One of London’s most famous courts — where suspected terrorists, petty thieves and prostitutes mingle with the ghosts of Oscar Wilde, D.H. Lawrence and generations of killers — is closing Friday.
With the end of Bow Street Magistrates Court goes a living monument in the development of British justice and a tangible link to the genesis of the capital’s police service, descended from a posse created in 1749 by a former magistrate, the novelist Henry Fielding.
“We range from the very trivial offenses — begging, prostitution, and the sort of very low-level crime ... to the highly dangerous, and allegations of mass murder and all sorts of things,” Chief Magistrate Timothy Workman said Thursday, sitting among packing boxes signifying his imminent departure to new quarters.
That breadth of responsibility will remain the hallmark of the new City of Westminster Magistrates Court, which will absorb Bow Street’s functions and staff.
The old court and police station at Bow Street, opened in 1881 opposite the Royal Opera House in Covent Garden, has been sold and may become a hotel.
Workman, 63, the 32nd magistrate to preside at Bow Street, says he hopes to take with him the dock from Court One. A padded bench enclosed by iron railings, the dock stands at the center of the wood-paneled room, facing the magistrate and his clerks. The two-seat press box, near the witness stand, has been known to accommodate nine squashed reporters. The public sits in a glass-enclosed pen at the back.
Seats for suffragettes and a Nazi propagandist
The dock accommodated Wilde, the suffragettes Christabel and Emmline Pankhurst, the wife murderer Hawley Harvey Crippen, the Nazi propagandist William “Lord Haw Haw” Joyce and, more recently, the novelist and perjurer Lord Jeffrey Archer.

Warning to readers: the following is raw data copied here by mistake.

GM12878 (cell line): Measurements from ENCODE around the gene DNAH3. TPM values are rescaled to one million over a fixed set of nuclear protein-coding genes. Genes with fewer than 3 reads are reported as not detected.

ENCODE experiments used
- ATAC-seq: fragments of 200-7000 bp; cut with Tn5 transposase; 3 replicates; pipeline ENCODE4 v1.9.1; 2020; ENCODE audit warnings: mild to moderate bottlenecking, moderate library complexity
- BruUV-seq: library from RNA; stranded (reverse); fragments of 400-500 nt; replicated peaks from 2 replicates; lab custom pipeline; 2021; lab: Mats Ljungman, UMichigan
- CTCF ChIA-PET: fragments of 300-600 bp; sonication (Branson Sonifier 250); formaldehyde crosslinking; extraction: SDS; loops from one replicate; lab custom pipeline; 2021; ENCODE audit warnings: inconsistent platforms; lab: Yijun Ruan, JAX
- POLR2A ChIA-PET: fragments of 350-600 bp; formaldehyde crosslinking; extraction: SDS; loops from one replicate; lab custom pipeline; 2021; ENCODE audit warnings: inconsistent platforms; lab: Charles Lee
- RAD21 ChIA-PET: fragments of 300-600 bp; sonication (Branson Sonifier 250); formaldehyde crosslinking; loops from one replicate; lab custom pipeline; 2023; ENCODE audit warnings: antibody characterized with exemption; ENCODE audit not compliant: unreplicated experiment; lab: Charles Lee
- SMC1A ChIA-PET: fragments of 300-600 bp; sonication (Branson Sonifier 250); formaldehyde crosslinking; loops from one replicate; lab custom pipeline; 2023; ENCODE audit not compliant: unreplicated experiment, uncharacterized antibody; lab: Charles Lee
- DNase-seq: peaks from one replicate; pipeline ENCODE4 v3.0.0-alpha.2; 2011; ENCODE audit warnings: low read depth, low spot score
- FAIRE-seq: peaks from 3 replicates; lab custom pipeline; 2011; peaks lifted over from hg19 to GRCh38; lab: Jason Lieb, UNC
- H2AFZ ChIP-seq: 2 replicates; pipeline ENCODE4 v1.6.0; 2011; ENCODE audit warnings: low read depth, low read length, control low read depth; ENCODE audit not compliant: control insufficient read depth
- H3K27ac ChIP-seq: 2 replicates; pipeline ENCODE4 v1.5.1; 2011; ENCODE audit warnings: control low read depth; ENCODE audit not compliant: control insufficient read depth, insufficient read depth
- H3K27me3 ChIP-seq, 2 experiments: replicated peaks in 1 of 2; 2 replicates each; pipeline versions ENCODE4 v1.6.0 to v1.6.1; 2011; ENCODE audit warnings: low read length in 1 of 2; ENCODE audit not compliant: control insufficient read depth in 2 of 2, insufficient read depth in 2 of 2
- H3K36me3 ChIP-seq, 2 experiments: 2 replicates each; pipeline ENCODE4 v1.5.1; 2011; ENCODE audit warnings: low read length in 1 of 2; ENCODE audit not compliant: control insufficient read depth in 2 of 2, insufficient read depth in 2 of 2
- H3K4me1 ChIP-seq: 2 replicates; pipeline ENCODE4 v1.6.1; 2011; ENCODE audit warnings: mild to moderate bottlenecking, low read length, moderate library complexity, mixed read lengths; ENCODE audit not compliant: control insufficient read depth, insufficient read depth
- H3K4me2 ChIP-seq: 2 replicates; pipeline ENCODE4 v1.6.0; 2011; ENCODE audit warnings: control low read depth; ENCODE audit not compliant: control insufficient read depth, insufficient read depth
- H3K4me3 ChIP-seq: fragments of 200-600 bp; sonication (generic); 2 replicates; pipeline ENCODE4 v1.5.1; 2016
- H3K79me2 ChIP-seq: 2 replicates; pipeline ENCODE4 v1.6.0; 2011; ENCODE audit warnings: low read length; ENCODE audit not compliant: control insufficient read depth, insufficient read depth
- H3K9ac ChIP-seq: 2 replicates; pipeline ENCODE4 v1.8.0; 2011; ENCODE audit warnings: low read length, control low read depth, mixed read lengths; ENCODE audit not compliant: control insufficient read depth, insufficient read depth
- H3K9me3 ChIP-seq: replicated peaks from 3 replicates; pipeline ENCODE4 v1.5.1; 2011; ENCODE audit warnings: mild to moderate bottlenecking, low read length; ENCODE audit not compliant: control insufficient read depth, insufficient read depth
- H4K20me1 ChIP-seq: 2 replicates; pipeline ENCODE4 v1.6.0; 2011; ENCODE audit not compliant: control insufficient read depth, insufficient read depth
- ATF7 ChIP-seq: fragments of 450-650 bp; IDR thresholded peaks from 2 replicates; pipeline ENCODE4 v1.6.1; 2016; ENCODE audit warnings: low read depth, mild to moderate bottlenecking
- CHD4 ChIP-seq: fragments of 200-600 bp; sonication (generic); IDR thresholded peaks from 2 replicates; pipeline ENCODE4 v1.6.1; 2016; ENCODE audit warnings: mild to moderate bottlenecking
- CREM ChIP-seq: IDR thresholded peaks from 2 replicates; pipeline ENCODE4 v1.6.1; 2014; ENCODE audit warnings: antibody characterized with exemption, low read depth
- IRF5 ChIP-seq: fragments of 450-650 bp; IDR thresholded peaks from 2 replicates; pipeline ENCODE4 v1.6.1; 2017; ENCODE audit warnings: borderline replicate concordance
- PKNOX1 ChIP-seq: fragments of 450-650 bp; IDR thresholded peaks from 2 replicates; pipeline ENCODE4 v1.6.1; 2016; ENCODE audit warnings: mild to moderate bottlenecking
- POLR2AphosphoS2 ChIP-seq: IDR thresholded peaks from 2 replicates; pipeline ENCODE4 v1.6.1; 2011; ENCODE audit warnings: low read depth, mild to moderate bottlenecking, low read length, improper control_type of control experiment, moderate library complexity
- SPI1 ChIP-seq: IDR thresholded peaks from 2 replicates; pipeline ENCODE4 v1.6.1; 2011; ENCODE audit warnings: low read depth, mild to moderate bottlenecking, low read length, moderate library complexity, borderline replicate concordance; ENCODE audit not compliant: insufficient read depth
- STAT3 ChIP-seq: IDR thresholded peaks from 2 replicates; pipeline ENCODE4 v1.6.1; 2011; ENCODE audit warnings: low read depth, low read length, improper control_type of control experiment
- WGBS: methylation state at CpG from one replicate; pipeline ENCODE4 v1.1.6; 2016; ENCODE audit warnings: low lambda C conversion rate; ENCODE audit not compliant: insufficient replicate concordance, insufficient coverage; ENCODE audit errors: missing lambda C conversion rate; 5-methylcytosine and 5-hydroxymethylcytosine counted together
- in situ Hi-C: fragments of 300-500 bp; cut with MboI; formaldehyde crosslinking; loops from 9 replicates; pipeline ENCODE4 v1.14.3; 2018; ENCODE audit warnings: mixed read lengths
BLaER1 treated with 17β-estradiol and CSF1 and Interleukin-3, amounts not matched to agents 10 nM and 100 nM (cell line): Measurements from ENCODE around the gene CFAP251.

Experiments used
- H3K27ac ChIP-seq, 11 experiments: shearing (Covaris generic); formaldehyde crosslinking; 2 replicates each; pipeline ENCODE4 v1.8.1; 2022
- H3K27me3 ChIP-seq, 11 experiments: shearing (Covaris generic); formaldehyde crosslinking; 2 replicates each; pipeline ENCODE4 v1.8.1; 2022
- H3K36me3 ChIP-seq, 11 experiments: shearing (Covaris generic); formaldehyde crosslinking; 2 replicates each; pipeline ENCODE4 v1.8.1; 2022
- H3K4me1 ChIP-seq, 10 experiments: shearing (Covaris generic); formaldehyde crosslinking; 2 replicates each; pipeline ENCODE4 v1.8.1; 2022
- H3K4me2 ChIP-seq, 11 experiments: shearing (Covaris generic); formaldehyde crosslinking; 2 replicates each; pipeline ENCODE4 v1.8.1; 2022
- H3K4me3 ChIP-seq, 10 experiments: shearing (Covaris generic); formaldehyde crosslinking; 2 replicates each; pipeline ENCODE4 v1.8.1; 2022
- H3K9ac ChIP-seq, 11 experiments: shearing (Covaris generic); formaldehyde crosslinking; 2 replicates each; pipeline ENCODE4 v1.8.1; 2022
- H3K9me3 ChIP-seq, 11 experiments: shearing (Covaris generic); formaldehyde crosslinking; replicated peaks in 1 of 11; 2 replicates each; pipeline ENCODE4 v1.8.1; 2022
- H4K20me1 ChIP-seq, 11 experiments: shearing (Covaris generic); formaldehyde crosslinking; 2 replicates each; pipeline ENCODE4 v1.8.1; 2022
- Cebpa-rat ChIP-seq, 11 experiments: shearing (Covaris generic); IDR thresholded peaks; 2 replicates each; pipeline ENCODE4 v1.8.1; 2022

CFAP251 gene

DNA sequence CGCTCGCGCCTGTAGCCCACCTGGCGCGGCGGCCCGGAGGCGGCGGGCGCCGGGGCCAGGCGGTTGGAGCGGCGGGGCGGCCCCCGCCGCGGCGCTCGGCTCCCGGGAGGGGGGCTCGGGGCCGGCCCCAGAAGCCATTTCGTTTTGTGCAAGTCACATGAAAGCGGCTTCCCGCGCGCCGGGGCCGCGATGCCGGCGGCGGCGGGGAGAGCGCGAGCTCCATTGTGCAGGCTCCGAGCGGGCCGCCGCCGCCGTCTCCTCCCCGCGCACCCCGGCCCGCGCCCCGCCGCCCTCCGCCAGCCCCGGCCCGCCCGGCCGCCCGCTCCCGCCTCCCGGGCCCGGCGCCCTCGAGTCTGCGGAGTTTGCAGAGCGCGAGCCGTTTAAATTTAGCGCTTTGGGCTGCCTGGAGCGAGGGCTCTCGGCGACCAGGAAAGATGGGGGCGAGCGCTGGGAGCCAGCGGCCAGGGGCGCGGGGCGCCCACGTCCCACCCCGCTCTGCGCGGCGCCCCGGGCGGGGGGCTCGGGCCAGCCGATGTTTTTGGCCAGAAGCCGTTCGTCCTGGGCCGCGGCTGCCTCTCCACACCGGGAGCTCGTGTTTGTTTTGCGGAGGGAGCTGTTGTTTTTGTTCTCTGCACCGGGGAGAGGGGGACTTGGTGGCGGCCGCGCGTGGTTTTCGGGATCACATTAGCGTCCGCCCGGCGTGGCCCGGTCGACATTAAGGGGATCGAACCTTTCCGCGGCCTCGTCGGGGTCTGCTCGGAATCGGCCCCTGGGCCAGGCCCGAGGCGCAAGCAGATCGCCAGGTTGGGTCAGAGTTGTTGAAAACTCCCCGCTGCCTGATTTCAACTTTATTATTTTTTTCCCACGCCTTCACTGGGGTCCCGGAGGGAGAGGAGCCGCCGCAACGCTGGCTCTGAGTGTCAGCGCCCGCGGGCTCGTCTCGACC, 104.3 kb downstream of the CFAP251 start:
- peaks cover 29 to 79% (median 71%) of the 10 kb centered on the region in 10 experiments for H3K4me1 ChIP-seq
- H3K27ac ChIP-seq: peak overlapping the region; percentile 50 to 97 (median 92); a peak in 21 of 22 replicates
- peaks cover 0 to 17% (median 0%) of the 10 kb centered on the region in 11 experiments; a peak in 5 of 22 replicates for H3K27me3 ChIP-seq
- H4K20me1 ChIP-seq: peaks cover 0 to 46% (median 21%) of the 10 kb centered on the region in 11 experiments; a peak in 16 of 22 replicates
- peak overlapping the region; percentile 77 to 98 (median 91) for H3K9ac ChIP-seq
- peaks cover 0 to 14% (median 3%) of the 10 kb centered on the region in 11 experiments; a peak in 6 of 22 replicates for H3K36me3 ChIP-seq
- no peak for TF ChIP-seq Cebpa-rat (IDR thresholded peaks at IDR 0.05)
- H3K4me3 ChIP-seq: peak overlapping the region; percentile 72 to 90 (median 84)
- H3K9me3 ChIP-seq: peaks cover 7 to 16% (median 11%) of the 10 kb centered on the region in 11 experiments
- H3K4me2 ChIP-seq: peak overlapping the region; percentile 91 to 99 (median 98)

Charles Dickens placed the Artful Dodger in the dock at Bow Street — in an earlier building — in “Oliver Twist.”
The court was frequently in the news for handling extradition cases, including terrorist suspects wanted in the United States, Spain and elsewhere.
The former Chilean leader Augusto Pinochet, arrested in London on a Spanish warrant, was excused from appearing at Bow Street in 1999 because of illness. The court ordered his extradition but was overruled by the British government, and Pinochet went home.
Lawrence’s novel “The Rainbow” was declared obscene by a Bow Street magistrate in 1915. In 1928, “The Well of Loneliness,” by the lesbian writer Radclyffe Hall, suffered a similar fate.
The first Bow Street magistrate, Col. Sir Thomas De Veil, began dispensing justice from a house across the street from the present court in 1735. His successor, Fielding, commissioned half a dozen constables known as the Bow Street Runners in 1749.
Fielding, the author of “Tom Jones,” was dismayed by the squalor he found on Bow Street where, he said, “taverns and houses are kept by persons of the most abandoned character such as bawds and thieves, receivers of stolen goods.”
Criminal voice recognition
Fielding was succeeded by his half brother Sir John Fielding, “the Blind Beak of Bow Street,” who was reputed to recognize 3,000 criminals by their voices. He created the Bow Street Horse Patrol, arming his men with truncheons, cutlasses and pistols.
The libertine Giacomo Casanova appeared in Sir John’s court, accused of abusing a prostitute. Casanova was grateful to be discharged but confused his Fieldings, saying in his memoirs that it was an honor to appear before the great novelist.
The Bow Street Runners vanished in 1829 with the creation of the Metropolitan Police, who put their headquarters at Scotland Yard.
Bow Street’s celebrities are vastly outnumbered by the forgotten losers and thugs and who are the bulk of the court’s business. More than 95 percent of England’s criminal cases originate in the magistrates’ courts; only the most serious cases are referred up for trial by jury.
Reflecting wistfully on the end of a judicial era, the last chief magistrate at Bow Street said he believed its reputation was secure.
“I would like to think that most people don’t look upon it in awe, but do look upon it with great affection,” Workman said. “There is a certain sense of security and history. Really, that goes on.”